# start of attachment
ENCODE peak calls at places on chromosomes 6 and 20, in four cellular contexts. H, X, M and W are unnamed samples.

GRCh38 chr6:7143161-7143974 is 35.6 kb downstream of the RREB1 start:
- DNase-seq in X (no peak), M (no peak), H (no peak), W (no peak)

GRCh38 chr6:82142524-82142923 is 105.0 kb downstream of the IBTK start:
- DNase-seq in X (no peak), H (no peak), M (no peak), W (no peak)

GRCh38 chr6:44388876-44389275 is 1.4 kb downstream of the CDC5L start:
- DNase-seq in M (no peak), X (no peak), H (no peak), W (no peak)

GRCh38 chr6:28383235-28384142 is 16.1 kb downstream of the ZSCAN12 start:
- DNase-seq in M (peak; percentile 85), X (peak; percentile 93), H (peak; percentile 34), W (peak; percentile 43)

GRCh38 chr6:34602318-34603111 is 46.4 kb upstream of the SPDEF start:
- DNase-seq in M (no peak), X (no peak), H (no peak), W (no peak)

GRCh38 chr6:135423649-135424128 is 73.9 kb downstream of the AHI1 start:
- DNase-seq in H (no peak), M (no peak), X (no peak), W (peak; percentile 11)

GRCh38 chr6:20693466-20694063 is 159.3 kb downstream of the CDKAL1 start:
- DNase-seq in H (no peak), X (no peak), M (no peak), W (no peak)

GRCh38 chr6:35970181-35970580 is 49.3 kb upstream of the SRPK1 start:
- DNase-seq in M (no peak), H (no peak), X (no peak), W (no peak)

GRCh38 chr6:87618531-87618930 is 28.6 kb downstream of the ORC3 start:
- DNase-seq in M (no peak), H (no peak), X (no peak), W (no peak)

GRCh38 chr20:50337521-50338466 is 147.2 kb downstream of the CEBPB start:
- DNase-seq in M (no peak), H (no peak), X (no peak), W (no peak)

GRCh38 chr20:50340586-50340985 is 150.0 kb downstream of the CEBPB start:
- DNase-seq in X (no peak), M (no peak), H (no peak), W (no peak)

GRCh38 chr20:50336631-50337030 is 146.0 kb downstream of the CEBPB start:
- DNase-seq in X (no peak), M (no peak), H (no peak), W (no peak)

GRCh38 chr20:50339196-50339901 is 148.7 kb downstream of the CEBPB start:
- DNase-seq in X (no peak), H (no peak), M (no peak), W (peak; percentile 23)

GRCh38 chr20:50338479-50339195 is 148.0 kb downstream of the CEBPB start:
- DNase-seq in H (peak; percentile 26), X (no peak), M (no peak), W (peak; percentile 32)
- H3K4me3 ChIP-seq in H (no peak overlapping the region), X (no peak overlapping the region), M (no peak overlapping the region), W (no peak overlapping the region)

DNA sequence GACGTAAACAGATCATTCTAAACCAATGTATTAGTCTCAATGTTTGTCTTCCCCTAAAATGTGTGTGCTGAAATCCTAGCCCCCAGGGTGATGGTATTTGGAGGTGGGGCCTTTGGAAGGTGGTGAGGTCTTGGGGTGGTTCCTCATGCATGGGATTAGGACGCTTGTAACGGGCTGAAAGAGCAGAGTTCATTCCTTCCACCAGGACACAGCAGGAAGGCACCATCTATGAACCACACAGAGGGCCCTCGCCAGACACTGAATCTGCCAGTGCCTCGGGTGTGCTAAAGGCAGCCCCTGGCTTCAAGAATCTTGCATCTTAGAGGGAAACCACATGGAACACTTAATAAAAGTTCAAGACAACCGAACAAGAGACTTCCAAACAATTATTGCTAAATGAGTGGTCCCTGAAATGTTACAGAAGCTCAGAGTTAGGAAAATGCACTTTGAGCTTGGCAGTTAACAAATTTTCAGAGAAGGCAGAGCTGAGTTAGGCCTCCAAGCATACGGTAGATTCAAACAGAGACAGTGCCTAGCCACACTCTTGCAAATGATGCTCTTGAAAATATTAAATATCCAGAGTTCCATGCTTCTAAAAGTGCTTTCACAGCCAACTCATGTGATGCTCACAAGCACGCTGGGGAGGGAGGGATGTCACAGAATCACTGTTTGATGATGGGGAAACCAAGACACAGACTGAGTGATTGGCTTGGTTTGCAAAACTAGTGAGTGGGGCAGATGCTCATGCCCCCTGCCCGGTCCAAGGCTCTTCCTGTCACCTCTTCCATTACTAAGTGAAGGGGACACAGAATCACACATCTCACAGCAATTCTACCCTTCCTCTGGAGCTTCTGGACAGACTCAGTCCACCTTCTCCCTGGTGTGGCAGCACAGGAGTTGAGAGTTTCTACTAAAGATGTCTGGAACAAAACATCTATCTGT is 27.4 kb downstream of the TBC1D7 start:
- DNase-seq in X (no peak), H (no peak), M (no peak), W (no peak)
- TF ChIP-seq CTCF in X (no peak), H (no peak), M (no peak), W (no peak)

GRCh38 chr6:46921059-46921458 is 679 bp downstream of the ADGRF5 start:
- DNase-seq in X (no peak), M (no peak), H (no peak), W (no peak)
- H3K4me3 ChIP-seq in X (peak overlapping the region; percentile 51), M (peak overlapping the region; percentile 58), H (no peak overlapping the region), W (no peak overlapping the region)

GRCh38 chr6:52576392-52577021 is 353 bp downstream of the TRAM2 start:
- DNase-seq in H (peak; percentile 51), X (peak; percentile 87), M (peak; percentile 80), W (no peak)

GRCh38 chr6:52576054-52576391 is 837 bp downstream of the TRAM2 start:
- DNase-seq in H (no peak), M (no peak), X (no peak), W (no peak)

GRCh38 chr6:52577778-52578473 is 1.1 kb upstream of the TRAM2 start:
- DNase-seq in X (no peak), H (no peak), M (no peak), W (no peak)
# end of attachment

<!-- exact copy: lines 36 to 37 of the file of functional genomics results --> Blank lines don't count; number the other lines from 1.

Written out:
- H3K4me3 ChIP-seq in X (peak overlapping the region; percentile 51), M (peak overlapping the region; percentile 58), H (no peak overlapping the region), W (no peak overlapping the region)

GRCh38 chr6:52576392-52577021 is 353 bp downstream of the TRAM2 start: